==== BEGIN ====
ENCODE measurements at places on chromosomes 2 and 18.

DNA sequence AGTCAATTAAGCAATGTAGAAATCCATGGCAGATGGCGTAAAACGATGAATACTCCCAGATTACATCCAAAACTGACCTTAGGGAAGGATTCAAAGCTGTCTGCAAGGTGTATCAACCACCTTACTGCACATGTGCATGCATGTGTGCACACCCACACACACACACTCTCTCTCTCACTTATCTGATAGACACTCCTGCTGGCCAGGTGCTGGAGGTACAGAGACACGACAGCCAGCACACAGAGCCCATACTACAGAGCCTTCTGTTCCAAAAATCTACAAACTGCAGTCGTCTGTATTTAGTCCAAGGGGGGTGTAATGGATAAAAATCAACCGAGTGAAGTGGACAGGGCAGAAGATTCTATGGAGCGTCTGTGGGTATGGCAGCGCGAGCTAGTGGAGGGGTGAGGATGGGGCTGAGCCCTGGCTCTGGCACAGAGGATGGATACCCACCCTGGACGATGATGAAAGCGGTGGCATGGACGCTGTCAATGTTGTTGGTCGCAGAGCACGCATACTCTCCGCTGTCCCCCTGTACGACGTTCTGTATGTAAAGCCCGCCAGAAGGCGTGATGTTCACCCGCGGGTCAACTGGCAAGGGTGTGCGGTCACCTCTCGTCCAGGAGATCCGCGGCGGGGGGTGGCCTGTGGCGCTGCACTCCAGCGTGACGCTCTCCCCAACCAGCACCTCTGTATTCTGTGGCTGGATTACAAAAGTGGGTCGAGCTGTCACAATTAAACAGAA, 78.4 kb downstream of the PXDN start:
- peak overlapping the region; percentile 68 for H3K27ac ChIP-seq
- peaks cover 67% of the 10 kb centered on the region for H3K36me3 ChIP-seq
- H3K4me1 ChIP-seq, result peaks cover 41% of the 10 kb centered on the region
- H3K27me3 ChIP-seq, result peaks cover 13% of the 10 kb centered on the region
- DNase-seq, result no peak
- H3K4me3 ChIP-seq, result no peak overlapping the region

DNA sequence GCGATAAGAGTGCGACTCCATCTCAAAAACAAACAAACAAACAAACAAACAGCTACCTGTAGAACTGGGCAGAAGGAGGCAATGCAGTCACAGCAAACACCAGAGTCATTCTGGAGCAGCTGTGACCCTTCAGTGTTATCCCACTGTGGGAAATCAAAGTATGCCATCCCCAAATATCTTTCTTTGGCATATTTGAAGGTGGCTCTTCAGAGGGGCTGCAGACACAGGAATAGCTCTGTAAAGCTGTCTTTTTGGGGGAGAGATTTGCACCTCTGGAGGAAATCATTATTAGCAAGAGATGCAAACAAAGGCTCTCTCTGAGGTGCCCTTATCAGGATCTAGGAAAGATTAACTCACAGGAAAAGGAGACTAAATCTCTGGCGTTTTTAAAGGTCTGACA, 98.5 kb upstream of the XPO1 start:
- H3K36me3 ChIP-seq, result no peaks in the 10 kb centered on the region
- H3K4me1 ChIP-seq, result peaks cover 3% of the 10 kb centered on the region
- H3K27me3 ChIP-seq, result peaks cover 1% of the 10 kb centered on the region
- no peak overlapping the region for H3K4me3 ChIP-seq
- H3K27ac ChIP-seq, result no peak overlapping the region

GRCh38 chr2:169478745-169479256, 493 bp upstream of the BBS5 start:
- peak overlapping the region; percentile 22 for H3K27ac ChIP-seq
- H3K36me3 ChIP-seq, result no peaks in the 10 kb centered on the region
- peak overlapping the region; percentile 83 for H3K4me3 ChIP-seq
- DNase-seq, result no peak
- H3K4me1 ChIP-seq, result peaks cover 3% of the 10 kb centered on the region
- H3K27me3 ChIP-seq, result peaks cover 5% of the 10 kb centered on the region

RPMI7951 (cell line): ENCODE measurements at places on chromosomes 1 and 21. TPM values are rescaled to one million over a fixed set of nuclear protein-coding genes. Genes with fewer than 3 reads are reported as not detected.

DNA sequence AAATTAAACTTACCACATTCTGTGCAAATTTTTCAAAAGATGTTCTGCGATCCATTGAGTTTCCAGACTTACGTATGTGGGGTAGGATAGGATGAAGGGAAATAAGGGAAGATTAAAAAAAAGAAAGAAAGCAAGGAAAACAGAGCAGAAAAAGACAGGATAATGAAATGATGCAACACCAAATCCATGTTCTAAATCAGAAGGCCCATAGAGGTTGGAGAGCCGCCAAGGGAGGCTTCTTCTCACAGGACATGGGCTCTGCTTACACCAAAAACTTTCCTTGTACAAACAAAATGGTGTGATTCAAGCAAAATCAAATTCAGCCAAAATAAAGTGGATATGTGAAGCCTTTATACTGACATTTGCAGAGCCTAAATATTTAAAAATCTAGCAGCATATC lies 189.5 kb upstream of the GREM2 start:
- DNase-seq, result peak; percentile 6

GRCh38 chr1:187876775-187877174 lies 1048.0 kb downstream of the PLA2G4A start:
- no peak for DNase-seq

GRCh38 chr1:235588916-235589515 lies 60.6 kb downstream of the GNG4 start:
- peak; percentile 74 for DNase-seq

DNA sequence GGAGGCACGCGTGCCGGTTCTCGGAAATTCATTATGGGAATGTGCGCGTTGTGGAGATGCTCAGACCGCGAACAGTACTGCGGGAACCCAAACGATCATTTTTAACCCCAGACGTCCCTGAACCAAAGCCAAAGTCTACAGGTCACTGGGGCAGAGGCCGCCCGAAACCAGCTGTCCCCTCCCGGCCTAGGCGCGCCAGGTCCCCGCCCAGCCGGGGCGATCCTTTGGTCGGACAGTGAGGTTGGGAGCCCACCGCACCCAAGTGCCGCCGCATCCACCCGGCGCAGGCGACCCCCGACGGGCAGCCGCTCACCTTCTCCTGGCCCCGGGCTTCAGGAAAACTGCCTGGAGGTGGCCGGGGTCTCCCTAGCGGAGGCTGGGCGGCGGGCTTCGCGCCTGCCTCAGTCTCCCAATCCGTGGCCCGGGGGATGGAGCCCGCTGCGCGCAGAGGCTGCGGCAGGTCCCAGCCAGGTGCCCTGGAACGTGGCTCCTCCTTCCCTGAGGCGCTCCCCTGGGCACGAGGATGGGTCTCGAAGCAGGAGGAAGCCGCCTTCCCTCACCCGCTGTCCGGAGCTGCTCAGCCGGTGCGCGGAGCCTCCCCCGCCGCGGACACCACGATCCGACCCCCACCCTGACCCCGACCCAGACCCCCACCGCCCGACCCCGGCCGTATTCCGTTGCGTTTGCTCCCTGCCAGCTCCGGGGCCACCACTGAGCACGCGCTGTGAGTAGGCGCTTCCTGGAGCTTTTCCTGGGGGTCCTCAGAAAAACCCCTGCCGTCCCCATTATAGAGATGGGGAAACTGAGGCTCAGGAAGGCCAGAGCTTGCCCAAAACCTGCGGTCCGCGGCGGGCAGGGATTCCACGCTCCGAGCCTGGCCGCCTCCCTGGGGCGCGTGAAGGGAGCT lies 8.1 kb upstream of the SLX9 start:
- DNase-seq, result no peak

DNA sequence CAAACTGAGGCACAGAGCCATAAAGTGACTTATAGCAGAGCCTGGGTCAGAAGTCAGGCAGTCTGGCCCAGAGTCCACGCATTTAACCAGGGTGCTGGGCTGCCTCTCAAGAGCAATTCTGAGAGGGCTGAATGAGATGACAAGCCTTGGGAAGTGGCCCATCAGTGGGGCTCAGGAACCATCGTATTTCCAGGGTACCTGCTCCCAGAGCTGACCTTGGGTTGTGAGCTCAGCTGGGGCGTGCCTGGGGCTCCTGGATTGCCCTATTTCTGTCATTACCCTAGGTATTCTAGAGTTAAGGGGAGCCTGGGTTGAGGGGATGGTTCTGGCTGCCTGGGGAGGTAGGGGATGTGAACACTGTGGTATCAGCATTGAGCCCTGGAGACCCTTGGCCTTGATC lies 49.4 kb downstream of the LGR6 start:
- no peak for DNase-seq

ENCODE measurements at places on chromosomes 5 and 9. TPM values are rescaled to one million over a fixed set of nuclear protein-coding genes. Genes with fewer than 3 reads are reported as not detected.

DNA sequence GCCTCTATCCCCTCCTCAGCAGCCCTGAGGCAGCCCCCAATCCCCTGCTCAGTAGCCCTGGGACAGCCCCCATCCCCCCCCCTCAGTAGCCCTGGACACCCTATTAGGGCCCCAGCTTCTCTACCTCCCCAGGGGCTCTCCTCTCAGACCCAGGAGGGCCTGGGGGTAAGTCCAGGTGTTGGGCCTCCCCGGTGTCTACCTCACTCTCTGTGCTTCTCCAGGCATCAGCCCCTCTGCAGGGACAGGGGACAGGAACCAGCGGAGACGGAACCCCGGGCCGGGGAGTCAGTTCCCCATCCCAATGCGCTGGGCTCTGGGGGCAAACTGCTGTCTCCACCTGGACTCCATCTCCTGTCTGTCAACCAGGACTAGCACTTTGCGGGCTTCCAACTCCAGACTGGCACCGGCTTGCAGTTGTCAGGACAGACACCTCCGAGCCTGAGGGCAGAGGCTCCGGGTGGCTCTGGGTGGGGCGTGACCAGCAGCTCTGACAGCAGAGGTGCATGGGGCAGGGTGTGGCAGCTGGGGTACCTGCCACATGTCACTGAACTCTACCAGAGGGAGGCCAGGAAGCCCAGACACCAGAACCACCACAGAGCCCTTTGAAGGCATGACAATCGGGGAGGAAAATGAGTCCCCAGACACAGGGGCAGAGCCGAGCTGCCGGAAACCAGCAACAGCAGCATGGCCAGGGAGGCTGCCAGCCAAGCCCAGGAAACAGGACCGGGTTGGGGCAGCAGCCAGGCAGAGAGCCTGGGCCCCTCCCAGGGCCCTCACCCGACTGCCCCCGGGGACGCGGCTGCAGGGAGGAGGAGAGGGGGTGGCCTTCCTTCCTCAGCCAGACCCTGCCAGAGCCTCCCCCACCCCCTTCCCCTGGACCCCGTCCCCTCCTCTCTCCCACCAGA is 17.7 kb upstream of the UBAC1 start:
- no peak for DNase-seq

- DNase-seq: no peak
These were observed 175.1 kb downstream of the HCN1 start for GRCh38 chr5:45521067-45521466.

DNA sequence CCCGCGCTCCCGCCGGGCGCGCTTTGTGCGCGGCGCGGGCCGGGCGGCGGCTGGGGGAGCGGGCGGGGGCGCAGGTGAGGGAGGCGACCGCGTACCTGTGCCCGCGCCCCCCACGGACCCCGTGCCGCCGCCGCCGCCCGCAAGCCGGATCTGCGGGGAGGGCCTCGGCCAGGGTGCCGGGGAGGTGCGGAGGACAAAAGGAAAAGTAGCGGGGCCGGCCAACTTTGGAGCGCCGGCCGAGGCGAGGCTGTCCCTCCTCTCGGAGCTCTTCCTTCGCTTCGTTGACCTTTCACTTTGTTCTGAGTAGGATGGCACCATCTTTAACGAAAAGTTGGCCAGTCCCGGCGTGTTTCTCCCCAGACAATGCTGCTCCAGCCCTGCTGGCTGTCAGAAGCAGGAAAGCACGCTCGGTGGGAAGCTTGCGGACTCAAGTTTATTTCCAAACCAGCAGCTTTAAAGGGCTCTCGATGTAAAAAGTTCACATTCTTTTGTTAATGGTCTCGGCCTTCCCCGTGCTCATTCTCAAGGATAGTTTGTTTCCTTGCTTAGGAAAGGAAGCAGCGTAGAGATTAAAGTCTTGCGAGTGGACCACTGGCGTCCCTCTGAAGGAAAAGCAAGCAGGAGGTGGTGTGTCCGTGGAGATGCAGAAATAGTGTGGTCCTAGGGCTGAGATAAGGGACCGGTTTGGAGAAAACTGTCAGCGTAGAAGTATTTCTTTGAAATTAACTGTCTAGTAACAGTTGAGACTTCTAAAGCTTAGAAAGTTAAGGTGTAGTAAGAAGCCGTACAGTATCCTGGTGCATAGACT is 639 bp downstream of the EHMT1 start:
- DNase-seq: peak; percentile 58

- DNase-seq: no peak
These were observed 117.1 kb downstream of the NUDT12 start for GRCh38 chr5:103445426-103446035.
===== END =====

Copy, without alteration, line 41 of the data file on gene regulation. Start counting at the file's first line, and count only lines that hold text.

These were observed 117.1 kb downstream of the NUDT12 start for GRCh38 chr5:103445426-103446035.